• pot-shaped casing in which said pot is nested to form an annular space between the circumferential wall thereof; means to supply said annular space with a forced draft of air;ran ignition chamber mounted on the exterior'of said casing, said chamber having'a bottom wall sloping" downwardly toward said pot; an air supply tube connecta 7 ing said annular spacewith said ignition chamber; a flame passage connecting said ignitioncharnber with said pot interior, said flame passage outlet being, alongsidethe space between the circumferential walls thereof and to whijch space 'air for combustion isforced: means forming V a depressed area in the bottom Wall of said burner'pot adjacent the periphery thereof; a main fuel line having an outlet opening above a'first peripheral location of said depressed area for supplying fuel to said location; a fuel ignition chamber on the side of said casing; an auxiliary fuel line for supplying fuel to said ignition chamber; means for igniting said fuel supplied to said ignition cham- 7 her; means connecting said annular space with said igni 7 tion chamber to
  • I'njan air heater of the. type having a burner pot to whichja' forced draft .of combustion air isfsupplied: a
  • a circular burner pot having a truncated t cone-shaped bottom wall and a circumferential wall
  • said 5 ignition chamber has a progressively smaller interior crosssection toward said outer end; heater means isprovidedQ closely adjacent said outer end to vaporize fuel admitted thereto; and said ignition 'means is a spark gap type igniter between. said. heater and'said flame passage.

Description

y 6, 1964 H. G. SMITH 3,134,423
IGNITION ARRANGEMENT FOR POT-TYPE LIQUID FUEL BURNER Filed July 5, 1961 l is 22 4 3 V 22 376'. 4 s T 40 I i as INVENTOR. ll I HERBERT 6. SMITH 4 36 BY flamzc. g
ATTORNEY United States Patent 3,134,423 EGNTTEQN ARRANGEMENT FUR FOT-TYPE LTQUED FUEL BURNER Herbert G. Smith, h loline, EiL, assignor to American Air Filter Company, The, Louisville, Ky, a corporation of Delaware Filed July 5, H61, et. No. 121,941 7 Claims. (Cl. 158-91) This invention relates generally to air heaters of the pot burner type and relates particularly to an electrical ignition arrangement for such a burner.
The principal object of the invention is to provide an improved ignition arrangement which is reliable and effective but of relatively simple and inexpensive construction. 7
Another object is the provision of an improved ignition arrangement utilizing a part of the forced draft supply of combustion air to force ignited fuel into the pot burner and to provide a continual draft of air through an ignition chamber during operation of the burner so that fouling of the ignition elements by the deposit of soot and carbon is prevented.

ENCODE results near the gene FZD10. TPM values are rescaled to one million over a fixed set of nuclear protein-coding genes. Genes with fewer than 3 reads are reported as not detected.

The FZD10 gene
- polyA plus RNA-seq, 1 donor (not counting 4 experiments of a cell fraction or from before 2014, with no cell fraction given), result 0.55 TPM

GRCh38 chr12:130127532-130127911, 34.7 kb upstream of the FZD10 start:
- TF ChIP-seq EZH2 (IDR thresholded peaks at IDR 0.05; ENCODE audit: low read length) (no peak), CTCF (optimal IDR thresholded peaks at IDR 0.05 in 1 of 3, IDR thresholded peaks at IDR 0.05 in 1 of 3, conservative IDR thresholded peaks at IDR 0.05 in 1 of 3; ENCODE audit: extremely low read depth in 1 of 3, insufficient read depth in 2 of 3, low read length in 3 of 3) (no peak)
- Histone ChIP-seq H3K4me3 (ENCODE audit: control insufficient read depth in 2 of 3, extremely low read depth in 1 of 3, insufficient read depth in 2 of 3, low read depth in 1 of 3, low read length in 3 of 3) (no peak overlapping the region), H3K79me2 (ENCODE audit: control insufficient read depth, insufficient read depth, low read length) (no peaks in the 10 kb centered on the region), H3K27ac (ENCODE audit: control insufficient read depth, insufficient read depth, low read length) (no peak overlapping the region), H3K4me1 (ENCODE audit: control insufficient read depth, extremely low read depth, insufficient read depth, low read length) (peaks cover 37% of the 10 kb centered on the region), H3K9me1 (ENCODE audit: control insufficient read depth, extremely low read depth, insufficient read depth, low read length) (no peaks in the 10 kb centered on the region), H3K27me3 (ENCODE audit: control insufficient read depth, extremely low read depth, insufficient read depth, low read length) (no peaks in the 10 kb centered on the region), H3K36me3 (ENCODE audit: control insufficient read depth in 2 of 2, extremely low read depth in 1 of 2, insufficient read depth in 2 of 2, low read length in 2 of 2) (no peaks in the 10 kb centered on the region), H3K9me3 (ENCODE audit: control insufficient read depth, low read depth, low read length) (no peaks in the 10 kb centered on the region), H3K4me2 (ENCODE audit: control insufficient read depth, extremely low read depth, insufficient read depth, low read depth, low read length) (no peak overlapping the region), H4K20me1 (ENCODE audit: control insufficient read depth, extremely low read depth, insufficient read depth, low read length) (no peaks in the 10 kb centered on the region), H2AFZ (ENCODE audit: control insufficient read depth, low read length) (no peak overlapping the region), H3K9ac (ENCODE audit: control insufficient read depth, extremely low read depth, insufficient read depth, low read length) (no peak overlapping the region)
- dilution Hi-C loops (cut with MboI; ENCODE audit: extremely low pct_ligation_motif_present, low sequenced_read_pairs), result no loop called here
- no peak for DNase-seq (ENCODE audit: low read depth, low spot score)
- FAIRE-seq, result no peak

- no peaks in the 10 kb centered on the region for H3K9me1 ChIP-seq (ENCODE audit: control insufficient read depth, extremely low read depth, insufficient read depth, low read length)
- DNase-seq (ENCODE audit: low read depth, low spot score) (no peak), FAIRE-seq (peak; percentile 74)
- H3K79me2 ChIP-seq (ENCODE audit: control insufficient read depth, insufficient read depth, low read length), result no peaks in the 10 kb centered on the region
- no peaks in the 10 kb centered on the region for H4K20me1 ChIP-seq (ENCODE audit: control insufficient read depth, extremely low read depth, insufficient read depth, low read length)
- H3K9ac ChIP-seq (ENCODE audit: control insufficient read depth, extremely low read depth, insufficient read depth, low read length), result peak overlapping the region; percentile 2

Another object is the provision of an ignition arrangement wherein the ignited fuel from the ignition chamber is discharged into the pot in a generally chordal direction across the outlet from the main fuel supply line and an area where fuel first accumulates.
Other objects and features will be appreciated from the description of one embodiment incorporating the prin ciples of the invention by way of example and which is illustrated in the accompanying drawing wherein:
FIGURE 1 is a vertical sectional view of a pot burner and associated structure to which the ignition arrangement of the invention is applied;
FIGURE 2 is a fragmentary horizontal sectional corresponding to a view taken along the lines 2'2 of FIG- URE 1;
FIGURE 3 is a side elevational view illustrating the disposition of the ignition chamber and associated parts relative to the burner casing; and
FIGURE 4 is a fragmentary isometric view of a portion of a pot interior. 1
One preferred burner structure and general arrangement of an air heater with which the present invention may be practiced is disclosed in co-pending Hicks US. patent application Serial No. 811,621, issued August 28, 1962, as US. Patent 3,051,229. Consequently the parts corresponding thereto will not be described in detail.
In the drawing, the upwardly open, cup-shaped pot burner generally designated 2, having a circumferential wall 4 and bottom wall 6, is concentrically nested within the burner casing 8. The bottom wall of the pot is in the general shape of a truncated cone so that it is raised in its central portion and slopes outwardly with its periphery depressed or at a lower level relative to the rest of the bottom wall. The nesting arrangement of the pot and casing provides a vertical annular space 10, closed at the top by ring 2,.between the casing circumferential wall 14 and the pot circumferential wall 4. Forced draft combustion air isrsupplied to the annular space It? through a central air supply tube 16 which extends downwardly through the combustion chamber 18' and the pot 2 with its bottom end open to the space 20 between the bottom walls of the pot and casing. The vertically spaced rows of holes 22 in the circumferential wall 4 of the pot permit combustion air from the annular space to flow into the pot. Preferably the arrangement of holes 22 conforms to the described hole arrangement in the noted co-pending 7 Hicks U.S. patent application (now US. Patent 3,051,229) so that the combustion air sweeps tangentially around the pot in a particular direction which, for pres- 3,134,423 Patented May 26, 1964 eat purposes, will be-assumed to be in a clockwise direction as viewed looking down upon the pot interior and as indicated by the directional arrows (FIGURE 2).